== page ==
Cortical plasticity as a mechanism for storing Bayesian priors in sensory perception.

Köver H, Bao S - PLoS ONE (2010)

Neuronal population activity and derived log-likelihood functions.Left panels show population activity of the model 7-kHz-over-represented AI, and the right panels show stimulus log-likelihood functions. (a) Response of the model to a 4-kHz tone pip (b) Elevated baseline activity in the absence of a stimulus (c) Summed spontaneous and 4-kHz-evoked activity). Each bar in the left panels represents the firing rate of a model neuron. The neurons are arranged by characteristic frequency, with low frequency-tuned neurons on the left and high frequency-tuned neurons on the right. Blue dotted lines in the right panels show the input frequency, red dotted lines show the over-represented frequency, and the black dotted lines mark the peaks of the log-likelihood functions.
© Copyright Policy
Related In: Results  -  Collection

Show All Figures
getmorefigures.php?uid=PMC2864750&req=5

pone-0010497-g002: Neuronal population activity and derived log-likelihood functions.Left panels show population activity of the model 7-kHz-over-represented AI, and the right panels show stimulus log-likelihood functions. (a) Response of the model to a 4-kHz tone pip (b) Elevated baseline activity in the absence of a stimulus (c) Summed spontaneous and 4-kHz-evoked activity). Each bar in the left panels represents the firing rate of a model neuron. The neurons are arranged by characteristic frequency, with low frequency-tuned neurons on the left and high frequency-tuned neurons on the right. Blue dotted lines in the right panels show the input frequency, red dotted lines show the over-represented frequency, and the black dotted lines mark the peaks of the log-likelihood functions.
Mentions: We therefore modeled Bayesian integration of sensory input and prior-based expectation by calculating the stimulus likelihood function derived from the linear superposition of stimulus-evoked activity and elevated spontaneous activity ( and )(Fig. 2c).(5)When the frequency representation is homogeneous, equation 5 may be simplified as,(6)which is in the form of Bayes rule. With inhomogeneous frequency representations, there is a small deviation from Bayes rule caused by an additional term, (see equation 5).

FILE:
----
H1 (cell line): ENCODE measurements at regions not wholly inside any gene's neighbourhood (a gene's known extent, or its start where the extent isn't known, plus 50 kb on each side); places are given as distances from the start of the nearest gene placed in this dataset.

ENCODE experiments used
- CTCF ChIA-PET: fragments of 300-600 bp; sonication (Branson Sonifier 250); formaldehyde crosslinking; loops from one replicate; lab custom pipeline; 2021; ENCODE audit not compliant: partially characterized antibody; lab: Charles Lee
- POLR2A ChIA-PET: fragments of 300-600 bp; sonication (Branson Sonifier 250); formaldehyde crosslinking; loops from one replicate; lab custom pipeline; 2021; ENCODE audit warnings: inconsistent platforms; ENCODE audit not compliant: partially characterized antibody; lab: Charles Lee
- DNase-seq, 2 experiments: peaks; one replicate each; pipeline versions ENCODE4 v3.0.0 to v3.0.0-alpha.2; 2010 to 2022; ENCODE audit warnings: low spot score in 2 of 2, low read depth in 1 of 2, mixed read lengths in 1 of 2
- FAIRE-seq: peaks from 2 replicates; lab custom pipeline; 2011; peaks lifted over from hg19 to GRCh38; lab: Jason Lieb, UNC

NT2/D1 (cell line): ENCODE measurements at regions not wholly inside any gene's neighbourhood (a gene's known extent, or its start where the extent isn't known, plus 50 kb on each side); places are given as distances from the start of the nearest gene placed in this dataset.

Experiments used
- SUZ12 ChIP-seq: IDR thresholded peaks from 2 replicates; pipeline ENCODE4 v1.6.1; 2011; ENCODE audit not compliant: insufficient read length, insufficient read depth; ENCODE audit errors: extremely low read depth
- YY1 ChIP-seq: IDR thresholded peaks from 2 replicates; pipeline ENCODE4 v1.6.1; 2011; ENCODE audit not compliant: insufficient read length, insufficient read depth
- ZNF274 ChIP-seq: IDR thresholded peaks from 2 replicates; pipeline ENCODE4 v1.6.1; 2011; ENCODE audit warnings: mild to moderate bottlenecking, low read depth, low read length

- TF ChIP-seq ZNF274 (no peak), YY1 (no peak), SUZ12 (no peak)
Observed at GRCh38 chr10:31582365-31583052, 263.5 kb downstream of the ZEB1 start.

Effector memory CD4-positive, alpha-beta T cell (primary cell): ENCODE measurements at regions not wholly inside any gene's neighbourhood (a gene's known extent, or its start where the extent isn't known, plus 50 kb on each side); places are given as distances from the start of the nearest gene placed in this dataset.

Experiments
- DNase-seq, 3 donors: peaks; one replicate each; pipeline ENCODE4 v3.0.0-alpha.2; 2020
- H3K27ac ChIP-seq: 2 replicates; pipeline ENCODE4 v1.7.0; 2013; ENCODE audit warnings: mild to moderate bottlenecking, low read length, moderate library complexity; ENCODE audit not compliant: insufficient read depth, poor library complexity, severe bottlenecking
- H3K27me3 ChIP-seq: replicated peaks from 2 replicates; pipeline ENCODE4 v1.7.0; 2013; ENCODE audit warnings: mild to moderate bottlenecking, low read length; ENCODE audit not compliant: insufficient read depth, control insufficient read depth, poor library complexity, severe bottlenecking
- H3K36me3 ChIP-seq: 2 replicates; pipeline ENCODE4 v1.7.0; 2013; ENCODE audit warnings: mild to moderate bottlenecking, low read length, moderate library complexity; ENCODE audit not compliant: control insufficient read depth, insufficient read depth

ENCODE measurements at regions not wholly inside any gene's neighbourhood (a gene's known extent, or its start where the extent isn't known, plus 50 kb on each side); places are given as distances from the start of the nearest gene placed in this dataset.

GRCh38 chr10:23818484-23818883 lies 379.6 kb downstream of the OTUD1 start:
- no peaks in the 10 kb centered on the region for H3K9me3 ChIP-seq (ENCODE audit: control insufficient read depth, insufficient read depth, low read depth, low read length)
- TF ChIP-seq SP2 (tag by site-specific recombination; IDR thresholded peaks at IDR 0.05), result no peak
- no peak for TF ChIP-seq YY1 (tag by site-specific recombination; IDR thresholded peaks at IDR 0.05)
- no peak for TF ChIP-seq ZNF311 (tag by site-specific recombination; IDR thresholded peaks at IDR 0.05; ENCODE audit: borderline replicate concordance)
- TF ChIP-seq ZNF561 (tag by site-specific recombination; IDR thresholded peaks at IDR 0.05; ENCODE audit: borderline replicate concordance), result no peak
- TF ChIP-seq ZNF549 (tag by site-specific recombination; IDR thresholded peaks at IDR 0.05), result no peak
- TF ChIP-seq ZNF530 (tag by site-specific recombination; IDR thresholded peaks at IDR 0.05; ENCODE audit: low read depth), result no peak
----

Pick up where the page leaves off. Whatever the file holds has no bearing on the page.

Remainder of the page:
Bottom Line: Human perception of ambiguous sensory signals is biased by prior experiences.It is not known how such prior information is encoded, retrieved and combined with sensory information by neurons.For the case of auditory perception, we use a computational model to show that prior information about sound frequency distributions may be stored in the size of primary auditory cortex frequency representations, read-out by elevated baseline activity in all neurons and combined with sensory-evoked activity to generate a perception that conforms to Bayesian integration theory.

View Article: PubMed Central - PubMed

Affiliation: Helen Wills Neuroscience Institute, University of California, Berkeley, California, United States of America.

ABSTRACT
Human perception of ambiguous sensory signals is biased by prior experiences. It is not known how such prior information is encoded, retrieved and combined with sensory information by neurons. Previous authors have suggested dynamic encoding mechanisms for prior information, whereby top-down modulation of firing patterns on a trial-by-trial basis creates short-term representations of priors. Although such a mechanism may well account for perceptual bias arising in the short-term, it does not account for the often irreversible and robust changes in perception that result from long-term, developmental experience. Based on the finding that more frequently experienced stimuli gain greater representations in sensory cortices during development, we reasoned that prior information could be stored in the size of cortical sensory representations. For the case of auditory perception, we use a computational model to show that prior information about sound frequency distributions may be stored in the size of primary auditory cortex frequency representations, read-out by elevated baseline activity in all neurons and combined with sensory-evoked activity to generate a perception that conforms to Bayesian integration theory. Our results suggest an alternative neural mechanism for experience-induced long-term perceptual bias in the context of auditory perception. They make the testable prediction that the extent of such perceptual prior bias is modulated by both the degree of cortical reorganization and the magnitude of spontaneous activity in primary auditory cortex. Given that cortical over-representation of frequently experienced stimuli, as well as perceptual bias towards such stimuli is a common phenomenon across sensory modalities, our model may generalize to sensory perception, rather than being specific to auditory perception.

Show MeSH
Related in: MedlinePlus